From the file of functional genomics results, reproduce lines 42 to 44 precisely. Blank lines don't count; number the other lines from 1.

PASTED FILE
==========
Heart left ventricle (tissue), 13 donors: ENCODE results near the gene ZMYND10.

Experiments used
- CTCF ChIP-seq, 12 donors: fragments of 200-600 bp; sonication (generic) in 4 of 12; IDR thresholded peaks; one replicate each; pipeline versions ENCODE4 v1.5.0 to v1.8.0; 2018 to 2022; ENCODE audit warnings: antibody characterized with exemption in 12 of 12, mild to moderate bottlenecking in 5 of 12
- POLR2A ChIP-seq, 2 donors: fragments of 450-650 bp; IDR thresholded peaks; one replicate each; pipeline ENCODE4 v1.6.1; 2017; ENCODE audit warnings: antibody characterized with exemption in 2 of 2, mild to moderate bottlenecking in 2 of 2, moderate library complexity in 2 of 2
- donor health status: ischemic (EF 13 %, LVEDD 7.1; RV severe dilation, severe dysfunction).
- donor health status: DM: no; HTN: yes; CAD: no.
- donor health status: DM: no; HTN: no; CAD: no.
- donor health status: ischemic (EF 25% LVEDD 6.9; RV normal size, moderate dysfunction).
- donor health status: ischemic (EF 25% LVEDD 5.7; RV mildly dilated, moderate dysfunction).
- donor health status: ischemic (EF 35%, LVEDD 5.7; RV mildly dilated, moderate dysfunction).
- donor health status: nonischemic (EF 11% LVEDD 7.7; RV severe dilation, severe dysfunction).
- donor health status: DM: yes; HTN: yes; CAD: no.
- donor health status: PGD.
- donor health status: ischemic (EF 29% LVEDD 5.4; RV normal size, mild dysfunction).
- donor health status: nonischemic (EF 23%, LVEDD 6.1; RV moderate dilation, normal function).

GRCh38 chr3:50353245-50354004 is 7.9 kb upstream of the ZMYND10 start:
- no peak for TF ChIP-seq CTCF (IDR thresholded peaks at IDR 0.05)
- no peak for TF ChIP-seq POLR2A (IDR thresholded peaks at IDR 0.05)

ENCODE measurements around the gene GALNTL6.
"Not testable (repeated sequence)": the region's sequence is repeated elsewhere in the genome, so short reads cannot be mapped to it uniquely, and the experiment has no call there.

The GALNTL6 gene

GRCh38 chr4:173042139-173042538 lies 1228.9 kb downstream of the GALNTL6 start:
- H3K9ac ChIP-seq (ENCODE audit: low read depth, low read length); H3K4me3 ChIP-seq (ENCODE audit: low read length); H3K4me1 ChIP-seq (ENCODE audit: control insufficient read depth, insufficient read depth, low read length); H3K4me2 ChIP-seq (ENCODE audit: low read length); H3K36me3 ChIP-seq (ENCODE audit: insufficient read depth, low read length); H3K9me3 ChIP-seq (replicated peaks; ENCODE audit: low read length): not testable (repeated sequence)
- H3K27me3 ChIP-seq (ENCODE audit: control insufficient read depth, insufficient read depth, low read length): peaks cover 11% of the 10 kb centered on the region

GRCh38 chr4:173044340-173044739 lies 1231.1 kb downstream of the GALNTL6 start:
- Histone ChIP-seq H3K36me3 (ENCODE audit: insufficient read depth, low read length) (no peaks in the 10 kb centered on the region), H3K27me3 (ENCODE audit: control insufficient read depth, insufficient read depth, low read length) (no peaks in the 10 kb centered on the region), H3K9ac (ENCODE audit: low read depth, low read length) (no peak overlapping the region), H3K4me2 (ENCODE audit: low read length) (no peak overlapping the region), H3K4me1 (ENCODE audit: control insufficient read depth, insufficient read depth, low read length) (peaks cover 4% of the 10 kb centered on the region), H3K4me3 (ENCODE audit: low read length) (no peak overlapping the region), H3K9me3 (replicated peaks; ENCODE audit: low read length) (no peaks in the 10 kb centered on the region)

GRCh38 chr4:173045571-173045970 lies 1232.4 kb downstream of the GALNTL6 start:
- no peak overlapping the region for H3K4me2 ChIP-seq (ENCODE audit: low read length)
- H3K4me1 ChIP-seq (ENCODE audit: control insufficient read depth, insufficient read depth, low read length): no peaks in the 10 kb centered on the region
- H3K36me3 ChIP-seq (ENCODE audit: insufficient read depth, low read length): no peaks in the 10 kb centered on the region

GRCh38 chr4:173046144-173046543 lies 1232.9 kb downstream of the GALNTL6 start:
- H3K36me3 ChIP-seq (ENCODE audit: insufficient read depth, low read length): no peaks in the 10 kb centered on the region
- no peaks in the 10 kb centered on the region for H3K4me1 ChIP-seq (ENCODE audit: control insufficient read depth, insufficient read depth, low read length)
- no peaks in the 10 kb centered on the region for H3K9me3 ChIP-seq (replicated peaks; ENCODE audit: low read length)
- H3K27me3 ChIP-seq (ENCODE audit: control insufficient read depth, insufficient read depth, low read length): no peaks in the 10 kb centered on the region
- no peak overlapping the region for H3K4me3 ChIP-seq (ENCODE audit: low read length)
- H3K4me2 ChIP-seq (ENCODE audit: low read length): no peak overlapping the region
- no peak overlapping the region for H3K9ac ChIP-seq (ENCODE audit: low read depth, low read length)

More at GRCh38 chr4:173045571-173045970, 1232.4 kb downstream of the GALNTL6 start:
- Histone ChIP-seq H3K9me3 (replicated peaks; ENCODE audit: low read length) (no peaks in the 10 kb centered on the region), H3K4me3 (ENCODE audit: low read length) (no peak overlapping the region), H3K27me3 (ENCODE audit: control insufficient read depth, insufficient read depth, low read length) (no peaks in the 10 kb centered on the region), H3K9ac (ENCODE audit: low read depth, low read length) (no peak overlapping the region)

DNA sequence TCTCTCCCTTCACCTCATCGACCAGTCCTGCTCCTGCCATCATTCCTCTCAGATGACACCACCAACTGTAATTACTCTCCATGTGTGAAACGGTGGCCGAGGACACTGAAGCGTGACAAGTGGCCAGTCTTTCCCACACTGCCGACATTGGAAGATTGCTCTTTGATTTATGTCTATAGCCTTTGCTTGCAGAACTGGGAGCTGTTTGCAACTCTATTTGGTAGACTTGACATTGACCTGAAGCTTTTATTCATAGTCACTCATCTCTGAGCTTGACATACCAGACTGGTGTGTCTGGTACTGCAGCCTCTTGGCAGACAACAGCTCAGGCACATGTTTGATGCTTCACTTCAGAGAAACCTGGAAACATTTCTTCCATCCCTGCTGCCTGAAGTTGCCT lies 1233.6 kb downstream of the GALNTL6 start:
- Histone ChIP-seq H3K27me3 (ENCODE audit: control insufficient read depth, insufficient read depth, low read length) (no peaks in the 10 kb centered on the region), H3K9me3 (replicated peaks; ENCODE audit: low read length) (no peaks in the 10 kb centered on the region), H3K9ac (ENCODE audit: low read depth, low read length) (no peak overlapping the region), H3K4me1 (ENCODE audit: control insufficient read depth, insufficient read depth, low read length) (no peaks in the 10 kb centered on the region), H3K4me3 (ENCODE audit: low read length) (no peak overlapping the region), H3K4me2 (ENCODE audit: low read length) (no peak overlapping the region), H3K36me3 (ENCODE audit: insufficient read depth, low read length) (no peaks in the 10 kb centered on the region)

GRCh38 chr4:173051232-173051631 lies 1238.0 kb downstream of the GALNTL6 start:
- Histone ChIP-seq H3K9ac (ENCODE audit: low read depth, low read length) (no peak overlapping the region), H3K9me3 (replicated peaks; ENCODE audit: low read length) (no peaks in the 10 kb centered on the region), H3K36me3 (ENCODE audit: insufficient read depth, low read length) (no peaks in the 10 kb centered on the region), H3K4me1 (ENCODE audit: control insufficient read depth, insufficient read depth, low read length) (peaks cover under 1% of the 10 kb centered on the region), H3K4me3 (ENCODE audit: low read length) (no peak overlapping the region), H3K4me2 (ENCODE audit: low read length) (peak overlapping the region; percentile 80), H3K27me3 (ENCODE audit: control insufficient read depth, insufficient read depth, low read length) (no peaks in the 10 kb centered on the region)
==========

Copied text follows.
- Histone ChIP-seq H3K27me3 (ENCODE audit: control insufficient read depth, insufficient read depth, low read length) (no peaks in the 10 kb centered on the region), H3K9me3 (replicated peaks; ENCODE audit: low read length) (no peaks in the 10 kb centered on the region), H3K9ac (ENCODE audit: low read depth, low read length) (no peak overlapping the region), H3K4me1 (ENCODE audit: control insufficient read depth, insufficient read depth, low read length) (no peaks in the 10 kb centered on the region), H3K4me3 (ENCODE audit: low read length) (no peak overlapping the region), H3K4me2 (ENCODE audit: low read length) (no peak overlapping the region), H3K36me3 (ENCODE audit: insufficient read depth, low read length) (no peaks in the 10 kb centered on the region)

GRCh38 chr4:173051232-173051631 lies 1238.0 kb downstream of the GALNTL6 start:
- Histone ChIP-seq H3K9ac (ENCODE audit: low read depth, low read length) (no peak overlapping the region), H3K9me3 (replicated peaks; ENCODE audit: low read length) (no peaks in the 10 kb centered on the region), H3K36me3 (ENCODE audit: insufficient read depth, low read length) (no peaks in the 10 kb centered on the region), H3K4me1 (ENCODE audit: control insufficient read depth, insufficient read depth, low read length) (peaks cover under 1% of the 10 kb centered on the region), H3K4me3 (ENCODE audit: low read length) (no peak overlapping the region), H3K4me2 (ENCODE audit: low read length) (peak overlapping the region; percentile 80), H3K27me3 (ENCODE audit: control insufficient read depth, insufficient read depth, low read length) (no peaks in the 10 kb centered on the region)